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When Is the First Day of Fall 2024 and 2025?

North of the equator, fall begins in September; in the Southern Hemisphere, it starts in March. Find out exact dates and how the fall season is defined.

Illustration image

In temperate climes, fall can be magical as trees display their autumn foliage.

©iStockphoto.com/Songquan Deng

Fall 2024 and 2025 Dates

According to the astronomical definition, fall begins with the autumnal equinox. In the Northern Hemisphere, it's the September equinox; south of the equator, it is the equinox in March.

Autumn Equinox, Northern Hemisphere (September)

North America, Europe, most of Asia, Northern Africa

World map showing the Northern Hemisphere highlighted above the line marking the Equator.

In Washington DC, District of Columbia, USA: Sunday, September 22, 2024 at 8:43 am EDT (Change location)
This corresponds to Sunday, September 22, 2024 at 12:43 UTC.

Autumn Equinox, Southern Hemisphere (March)

Australia, New Zealand, South America, southern Africa

World map showing the Southern Hemisphere highlighted below the line marking the Equator.

In Washington DC, District of Columbia, USA: Thursday, March 20, 2025 at 5:01 am EDT (Change location)
This corresponds to Thursday, March 20, 2025 at 09:01 UTC.

Alternative Fall Start Dates

Meteorologists use a different method of defining the first day of fall. And, in some countries, the beginning of the seasons is determined by average temperatures rather than fixed dates or astronomical events.

Dwindling Daylight around the Fall Equinox

In most locations on Earth—except for tropical regions—the start of fall is accompanied by rapidly shortening days.

At any given location, the day-to-day difference in day length is greatest around the days of the equinoxes. After the fall equinox, days still get shorter, but at an ever-decreasing rate. On the shortest day of the year, the winter solstice, the day-to-day difference reaches zero.

At the same time, locations closer to the poles experience larger day-to-day differences. In Toronto, the day of the fall equinox is just under 3 minutes shorter than the previous day; in Miami, roughly 2000 kilometers or 1200 miles farther south, the difference is only about 1 minute and 30 seconds.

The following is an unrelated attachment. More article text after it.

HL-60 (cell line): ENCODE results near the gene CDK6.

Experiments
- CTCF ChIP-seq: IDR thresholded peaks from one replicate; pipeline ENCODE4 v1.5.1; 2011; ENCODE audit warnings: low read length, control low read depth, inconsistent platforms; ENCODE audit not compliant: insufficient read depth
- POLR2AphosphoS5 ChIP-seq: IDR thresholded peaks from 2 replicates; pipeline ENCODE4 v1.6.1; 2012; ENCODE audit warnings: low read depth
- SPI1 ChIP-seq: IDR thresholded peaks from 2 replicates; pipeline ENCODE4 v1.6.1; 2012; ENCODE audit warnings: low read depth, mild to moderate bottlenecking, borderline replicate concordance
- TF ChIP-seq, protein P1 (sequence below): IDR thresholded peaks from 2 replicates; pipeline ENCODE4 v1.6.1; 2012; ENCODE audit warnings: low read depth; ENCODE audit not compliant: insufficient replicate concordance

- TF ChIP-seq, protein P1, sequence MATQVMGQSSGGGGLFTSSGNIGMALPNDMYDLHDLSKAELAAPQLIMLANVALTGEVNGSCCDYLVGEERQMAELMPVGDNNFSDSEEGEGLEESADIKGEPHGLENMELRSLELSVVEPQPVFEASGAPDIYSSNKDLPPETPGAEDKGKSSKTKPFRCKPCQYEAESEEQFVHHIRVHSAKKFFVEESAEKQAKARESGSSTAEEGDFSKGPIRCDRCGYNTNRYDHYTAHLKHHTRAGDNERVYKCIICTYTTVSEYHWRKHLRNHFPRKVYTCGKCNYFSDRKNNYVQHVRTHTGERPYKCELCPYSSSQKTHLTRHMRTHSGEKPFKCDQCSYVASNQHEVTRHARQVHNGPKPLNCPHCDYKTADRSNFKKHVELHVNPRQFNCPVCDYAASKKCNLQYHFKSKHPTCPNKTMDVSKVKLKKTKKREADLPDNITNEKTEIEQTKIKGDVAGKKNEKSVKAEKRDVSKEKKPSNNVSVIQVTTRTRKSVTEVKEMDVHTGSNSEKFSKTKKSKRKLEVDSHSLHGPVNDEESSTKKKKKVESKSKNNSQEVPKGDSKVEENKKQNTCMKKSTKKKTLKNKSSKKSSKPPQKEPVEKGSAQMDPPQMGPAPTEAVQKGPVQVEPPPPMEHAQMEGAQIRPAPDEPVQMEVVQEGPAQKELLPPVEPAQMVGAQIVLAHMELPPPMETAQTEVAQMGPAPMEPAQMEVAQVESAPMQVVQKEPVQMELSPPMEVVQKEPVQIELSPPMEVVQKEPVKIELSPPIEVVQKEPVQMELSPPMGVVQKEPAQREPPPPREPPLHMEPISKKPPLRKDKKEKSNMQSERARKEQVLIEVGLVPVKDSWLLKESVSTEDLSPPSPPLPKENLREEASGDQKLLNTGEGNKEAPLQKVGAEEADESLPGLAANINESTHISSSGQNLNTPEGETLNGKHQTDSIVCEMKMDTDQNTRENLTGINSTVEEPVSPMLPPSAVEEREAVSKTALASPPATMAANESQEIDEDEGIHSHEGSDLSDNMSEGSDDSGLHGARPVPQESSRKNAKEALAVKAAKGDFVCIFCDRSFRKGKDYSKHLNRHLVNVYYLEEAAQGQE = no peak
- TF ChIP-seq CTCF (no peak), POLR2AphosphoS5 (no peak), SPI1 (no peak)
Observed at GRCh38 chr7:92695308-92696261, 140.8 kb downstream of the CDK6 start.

Equinox and solstice illustration.
Equinox and solstice illustration.

Our Earth is tilted as it orbits the Sun, which is the reason we have seasons on Earth.


Equal Day and Night?

Astronomical fall begins on the day of the equinox. The name of the event derives from Latin and means equal night, giving the impression that both day and night are exactly 12 hours long. However, that is not entirely true. In most regions, the day of the equinox is a bit longer than 12 hours.


The date when day and night are actually equal is called the equilux. It falls a few days before the spring equinox and some days after the fall equinox in both hemispheres.

Falling Temperatures

In the temperate zone, in particular, fall is also the time when the warm, stable weather of summer gives way to colder, more erratic weather conditions, though this varies substantially from one region to another.

Traditions and Folklore

The start of autumn and the fall equinox are celebrated in cultures and religions around the world with various fall traditions, holidays, and festivals.

Fall Months

In the Northern Hemisphere, astronomical and meteorological autumn runs from September to December. South of the equator, it starts in March and ends in June. Read more about the history and meaning of the fall months:

Northern fall months

September | October | November | December

Southern fall months

March | April | May | June

How Long Is Fall?

The Earth does not move at a constant speed in its elliptical (oval) orbit, so the seasons are not of equal length. On average, fall lasts for 89.8 days in the Northern Hemisphere and 92.8 days in the Southern Hemisphere.

Average season lengths:

Fall or Autumn?

Both fall and autumn are correct English terms for the season preceding winter. Autumn is primarily used in British English, while fall is a term more frequently used in American English.

Topics: Astronomy, Seasons, September, March, Equinox